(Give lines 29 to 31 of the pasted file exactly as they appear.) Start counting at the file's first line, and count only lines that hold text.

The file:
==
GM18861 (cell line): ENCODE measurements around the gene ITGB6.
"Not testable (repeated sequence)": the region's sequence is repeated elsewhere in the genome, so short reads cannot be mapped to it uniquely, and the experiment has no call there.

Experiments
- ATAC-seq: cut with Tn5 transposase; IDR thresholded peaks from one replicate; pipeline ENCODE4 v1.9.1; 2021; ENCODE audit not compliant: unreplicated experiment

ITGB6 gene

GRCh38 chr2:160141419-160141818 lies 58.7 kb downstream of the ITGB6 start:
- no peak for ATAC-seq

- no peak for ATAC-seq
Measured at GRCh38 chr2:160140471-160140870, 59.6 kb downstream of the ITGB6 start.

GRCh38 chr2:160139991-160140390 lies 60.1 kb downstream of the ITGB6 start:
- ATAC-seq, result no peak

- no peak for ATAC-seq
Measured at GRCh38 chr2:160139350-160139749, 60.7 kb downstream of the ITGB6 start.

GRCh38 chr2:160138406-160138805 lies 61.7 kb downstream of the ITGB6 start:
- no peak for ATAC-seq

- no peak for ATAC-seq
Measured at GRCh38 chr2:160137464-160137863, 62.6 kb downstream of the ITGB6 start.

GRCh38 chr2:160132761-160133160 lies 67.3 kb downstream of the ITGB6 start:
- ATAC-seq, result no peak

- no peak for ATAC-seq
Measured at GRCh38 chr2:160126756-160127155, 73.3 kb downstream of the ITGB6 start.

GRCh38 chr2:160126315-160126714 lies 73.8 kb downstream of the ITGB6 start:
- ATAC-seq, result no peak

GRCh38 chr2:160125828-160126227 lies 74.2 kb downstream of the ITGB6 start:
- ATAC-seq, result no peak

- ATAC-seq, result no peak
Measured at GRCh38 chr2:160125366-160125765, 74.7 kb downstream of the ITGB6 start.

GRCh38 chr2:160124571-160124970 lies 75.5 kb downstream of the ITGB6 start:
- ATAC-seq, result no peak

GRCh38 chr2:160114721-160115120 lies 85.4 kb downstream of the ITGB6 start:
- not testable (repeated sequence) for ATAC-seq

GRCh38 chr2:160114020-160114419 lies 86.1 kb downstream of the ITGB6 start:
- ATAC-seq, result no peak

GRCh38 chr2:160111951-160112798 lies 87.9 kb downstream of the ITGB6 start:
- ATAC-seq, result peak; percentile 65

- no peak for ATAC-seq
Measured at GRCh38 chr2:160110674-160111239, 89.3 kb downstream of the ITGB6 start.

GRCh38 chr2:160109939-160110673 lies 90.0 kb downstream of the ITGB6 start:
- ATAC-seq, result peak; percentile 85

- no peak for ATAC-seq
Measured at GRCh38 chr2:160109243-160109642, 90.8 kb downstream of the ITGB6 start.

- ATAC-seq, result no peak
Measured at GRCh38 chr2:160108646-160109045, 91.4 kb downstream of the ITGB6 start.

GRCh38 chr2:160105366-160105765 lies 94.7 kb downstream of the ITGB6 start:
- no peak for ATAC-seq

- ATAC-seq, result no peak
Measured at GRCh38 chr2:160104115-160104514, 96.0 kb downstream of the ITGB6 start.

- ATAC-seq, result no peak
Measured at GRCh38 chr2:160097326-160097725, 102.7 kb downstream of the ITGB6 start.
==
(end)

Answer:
- ATAC-seq, result no peak

GRCh38 chr2:160114721-160115120 lies 85.4 kb downstream of the ITGB6 start:
- not testable (repeated sequence) for ATAC-seq